Originally Space Channel 5 was said to simply be an interactive music video. Pressing buttons in time with the music would change the video, but little else would occur. Displeased by the lack of "fun", Tetsuya Mizuguchi demanded that elements inspired by the dance troupe, Stomp were implemented to liven up the gameplay. UGA's staff at the time struggled to comprehend some of the more radical ideas Mizuguchi put forward, so a pantomine was brought to UGA to lift spirits, ultimately inspiring the numerous "strike a pose" segments within the game.
Half way through production, Mizuguchi was contacted by Shuji Utsumi, who informed him that Michael Jackson was interested in taking part in the game. Utsumi had shown the star a 60-70% complete version of the game, set to be finalised within a month, and after some negotiations, "Space Michael" was put into the game. Mizuguchi and Utsumi would later found Q Entertainment in 2003.
Because the player has no control over Ulala's movement through stages, much of Space Channel 5 relies on pre-rendered backgrounds, leading to arguably more detailed visuals than what the Dreamcast could achieve in real-time.
Space Channel 5 was followed by a direct sequel, Space Channel 5: Part 2, and then ported to the PlayStation 2 in 2002. In the US, the PlayStation 2 port was bundled with Part 2 in Space Channel 5: Special Edition, published by Agetec.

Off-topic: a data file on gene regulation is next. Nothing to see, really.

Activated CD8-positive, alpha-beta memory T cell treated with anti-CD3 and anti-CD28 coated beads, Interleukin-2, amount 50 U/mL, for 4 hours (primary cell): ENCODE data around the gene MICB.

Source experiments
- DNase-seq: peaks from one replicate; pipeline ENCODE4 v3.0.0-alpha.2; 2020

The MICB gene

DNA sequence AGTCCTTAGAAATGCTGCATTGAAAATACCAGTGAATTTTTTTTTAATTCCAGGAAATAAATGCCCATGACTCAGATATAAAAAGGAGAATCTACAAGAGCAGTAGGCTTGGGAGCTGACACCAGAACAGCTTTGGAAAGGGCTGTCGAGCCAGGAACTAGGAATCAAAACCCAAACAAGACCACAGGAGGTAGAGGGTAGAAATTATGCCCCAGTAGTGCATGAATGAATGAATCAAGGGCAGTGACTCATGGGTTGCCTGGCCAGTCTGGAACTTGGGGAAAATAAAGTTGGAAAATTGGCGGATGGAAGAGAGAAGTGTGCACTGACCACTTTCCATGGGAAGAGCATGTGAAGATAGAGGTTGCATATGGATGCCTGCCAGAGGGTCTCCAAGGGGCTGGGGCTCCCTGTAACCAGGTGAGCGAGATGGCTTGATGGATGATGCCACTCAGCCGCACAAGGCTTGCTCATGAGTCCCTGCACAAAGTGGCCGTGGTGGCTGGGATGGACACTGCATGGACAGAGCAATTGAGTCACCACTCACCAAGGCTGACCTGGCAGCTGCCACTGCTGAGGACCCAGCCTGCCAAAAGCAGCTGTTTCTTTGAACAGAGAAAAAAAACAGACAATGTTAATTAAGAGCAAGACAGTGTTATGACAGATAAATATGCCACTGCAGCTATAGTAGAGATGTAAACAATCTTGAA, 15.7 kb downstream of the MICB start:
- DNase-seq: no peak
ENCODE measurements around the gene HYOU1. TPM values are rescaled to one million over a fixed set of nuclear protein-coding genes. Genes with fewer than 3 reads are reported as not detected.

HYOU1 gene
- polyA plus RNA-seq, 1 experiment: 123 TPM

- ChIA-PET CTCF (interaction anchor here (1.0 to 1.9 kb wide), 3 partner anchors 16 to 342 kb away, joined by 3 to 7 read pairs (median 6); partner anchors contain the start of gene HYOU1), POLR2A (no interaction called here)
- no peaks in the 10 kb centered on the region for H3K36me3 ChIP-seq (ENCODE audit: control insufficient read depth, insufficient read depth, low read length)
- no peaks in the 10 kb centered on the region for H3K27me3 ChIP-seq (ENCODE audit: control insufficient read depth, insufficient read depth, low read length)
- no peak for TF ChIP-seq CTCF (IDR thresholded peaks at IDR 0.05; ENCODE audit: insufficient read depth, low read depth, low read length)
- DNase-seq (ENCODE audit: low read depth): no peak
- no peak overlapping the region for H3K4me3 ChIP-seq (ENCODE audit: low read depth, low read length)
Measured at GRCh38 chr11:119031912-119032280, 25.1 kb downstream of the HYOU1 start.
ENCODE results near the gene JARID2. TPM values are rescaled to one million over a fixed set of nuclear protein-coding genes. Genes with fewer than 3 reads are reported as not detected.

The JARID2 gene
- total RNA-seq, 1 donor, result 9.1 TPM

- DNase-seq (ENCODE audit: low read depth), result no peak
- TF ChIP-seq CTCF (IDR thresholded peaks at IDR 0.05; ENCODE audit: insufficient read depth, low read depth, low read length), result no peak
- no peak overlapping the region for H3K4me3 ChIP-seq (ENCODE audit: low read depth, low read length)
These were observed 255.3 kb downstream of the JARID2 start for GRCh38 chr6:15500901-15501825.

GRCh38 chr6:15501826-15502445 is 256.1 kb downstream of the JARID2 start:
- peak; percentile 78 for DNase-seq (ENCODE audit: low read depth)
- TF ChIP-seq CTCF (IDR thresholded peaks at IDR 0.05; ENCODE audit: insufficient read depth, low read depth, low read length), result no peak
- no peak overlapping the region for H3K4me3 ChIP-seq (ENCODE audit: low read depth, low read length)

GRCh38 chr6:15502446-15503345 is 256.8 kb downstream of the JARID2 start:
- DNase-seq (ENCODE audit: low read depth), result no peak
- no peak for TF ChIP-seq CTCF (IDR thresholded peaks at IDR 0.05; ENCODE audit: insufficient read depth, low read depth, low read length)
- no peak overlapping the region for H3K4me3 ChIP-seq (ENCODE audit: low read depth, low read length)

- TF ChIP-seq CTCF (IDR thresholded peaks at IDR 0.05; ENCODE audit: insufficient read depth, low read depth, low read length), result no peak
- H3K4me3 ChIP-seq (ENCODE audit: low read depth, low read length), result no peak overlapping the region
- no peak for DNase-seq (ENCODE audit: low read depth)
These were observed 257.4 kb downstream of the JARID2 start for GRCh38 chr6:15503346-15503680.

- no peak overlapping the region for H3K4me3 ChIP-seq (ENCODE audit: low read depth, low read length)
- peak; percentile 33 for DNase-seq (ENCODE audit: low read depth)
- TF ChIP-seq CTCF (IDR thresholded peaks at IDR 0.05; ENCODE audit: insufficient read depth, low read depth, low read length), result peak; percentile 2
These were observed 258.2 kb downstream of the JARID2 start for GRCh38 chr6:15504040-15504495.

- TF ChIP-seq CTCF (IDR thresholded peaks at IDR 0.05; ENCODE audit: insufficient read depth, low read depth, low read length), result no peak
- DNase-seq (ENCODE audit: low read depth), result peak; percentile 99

However, apart from a Game Boy Advance adaption, Space Channel 5: Ulala's Cosmic Attack, released in 2003, the game has yet to be re-released for newer systems. Part 2 was released as part of Dreamcast Collection in 2011 (before separate releases on Xbox Live Arcade, PlayStation Network and Steam), but the original game has not received the same treatment, presumably due to its heavy reliance on pre-rendered video. Ulala has cameoed in a number of Sega games, however, and is playable in the likes of Sega Superstar Tennis and Sonic & Sega All-Stars Racing.
Dreamcast JP TV advert
|Sega Retro Average|
| Based on|
|Dreamcast, JP (Dorikore)|
|Sega Retro Average|
| Based on|
|PlayStation 2, UK|
|Space Channel 5 series of games|
|Space Channel 5 Ulala The Movie (1999) | Space Channel 5 (2000) | Space Channel 5: Part 2 (2002)|
|Ulala's Channel J (2001)|
|Space Channel 5: Special Edition (2003)|
|Space Channel 5: Ulala's Cosmic Attack (2003)|
|Space Channel 5: Part 2 (2011)|
|Space Channel 5 Characters|
|Ulala | Pudding|
|Space Channel 5 related media|
|Space Channel 5 Planet Dance (2000) | Space Channel 5 Original Soundtrack (2000) | Space Channel 5 Remix Tracks (2000) | Space Channel 5 Mexican Flyer (2000) | Space Channel 5 Part 2 Soundtrack Volume Chu!! (2002) | Space Channel 5 Part 2 Soundtrack Volume Hey!! (2002) | Space Channel 5 Part 2 Uki Uki ★ Non Stop Mega Mix (2002) | Space Channel 5 Part 2 Moji Moji ★ Can't Stop Remix (2002) | Space Channel 5 Part 2 Uha Uha ★ Readymade Remixes (2002)|
|Space Channel 5 Gyun Gyun Book (2000) | Space Channel 5: Prima's Official Strategy Guide (2000) | Space Channel 5 Part 2 Sugoku Sugoi Guide Book (2002)|